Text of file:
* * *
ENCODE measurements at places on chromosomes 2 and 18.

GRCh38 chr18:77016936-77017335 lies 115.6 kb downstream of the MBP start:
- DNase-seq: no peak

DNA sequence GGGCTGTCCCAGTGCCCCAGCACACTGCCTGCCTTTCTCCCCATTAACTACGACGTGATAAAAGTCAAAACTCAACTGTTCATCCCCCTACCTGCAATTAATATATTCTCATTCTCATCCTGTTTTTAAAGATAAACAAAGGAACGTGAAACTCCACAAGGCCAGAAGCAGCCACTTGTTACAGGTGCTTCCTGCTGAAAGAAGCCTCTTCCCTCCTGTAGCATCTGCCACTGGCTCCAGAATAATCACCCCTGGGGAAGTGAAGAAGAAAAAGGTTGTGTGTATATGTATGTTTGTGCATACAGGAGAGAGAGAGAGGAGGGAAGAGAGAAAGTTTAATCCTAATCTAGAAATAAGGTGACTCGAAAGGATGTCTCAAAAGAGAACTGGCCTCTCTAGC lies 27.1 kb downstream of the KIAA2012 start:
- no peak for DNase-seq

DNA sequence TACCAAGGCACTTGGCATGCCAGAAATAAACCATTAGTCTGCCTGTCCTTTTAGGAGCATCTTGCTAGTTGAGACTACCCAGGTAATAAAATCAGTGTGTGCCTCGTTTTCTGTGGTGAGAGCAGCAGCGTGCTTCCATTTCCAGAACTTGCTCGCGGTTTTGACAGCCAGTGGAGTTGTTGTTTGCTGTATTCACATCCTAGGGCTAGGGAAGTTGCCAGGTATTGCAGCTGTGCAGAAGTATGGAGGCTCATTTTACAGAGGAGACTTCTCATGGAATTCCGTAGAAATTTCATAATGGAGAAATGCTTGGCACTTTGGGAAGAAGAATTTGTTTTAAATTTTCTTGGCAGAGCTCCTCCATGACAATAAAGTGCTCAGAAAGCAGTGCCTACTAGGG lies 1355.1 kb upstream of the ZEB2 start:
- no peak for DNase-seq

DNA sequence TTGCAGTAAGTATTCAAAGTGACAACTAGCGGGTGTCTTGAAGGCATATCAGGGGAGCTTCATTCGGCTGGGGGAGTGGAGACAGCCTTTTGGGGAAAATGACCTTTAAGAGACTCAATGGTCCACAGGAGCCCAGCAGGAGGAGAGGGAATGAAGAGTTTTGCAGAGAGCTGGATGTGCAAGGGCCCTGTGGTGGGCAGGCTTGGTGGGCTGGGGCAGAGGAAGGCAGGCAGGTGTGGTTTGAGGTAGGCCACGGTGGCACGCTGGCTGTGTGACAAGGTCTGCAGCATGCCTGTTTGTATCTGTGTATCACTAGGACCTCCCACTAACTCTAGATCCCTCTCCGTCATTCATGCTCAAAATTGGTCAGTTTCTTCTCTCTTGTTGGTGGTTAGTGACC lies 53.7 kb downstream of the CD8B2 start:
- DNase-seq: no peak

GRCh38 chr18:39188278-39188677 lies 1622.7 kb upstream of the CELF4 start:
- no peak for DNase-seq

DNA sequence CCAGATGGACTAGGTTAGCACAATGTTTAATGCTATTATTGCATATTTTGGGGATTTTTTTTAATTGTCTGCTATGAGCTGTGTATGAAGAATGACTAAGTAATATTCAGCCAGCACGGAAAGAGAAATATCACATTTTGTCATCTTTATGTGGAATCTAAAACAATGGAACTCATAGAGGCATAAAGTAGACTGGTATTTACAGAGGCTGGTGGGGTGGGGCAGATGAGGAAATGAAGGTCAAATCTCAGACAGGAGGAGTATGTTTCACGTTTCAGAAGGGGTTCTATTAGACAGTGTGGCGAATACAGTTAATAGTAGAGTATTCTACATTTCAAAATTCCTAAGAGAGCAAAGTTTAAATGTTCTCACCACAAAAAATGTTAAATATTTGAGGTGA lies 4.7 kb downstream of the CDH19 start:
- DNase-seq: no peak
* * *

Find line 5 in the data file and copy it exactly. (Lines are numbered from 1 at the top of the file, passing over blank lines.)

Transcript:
- no peak for DNase-seq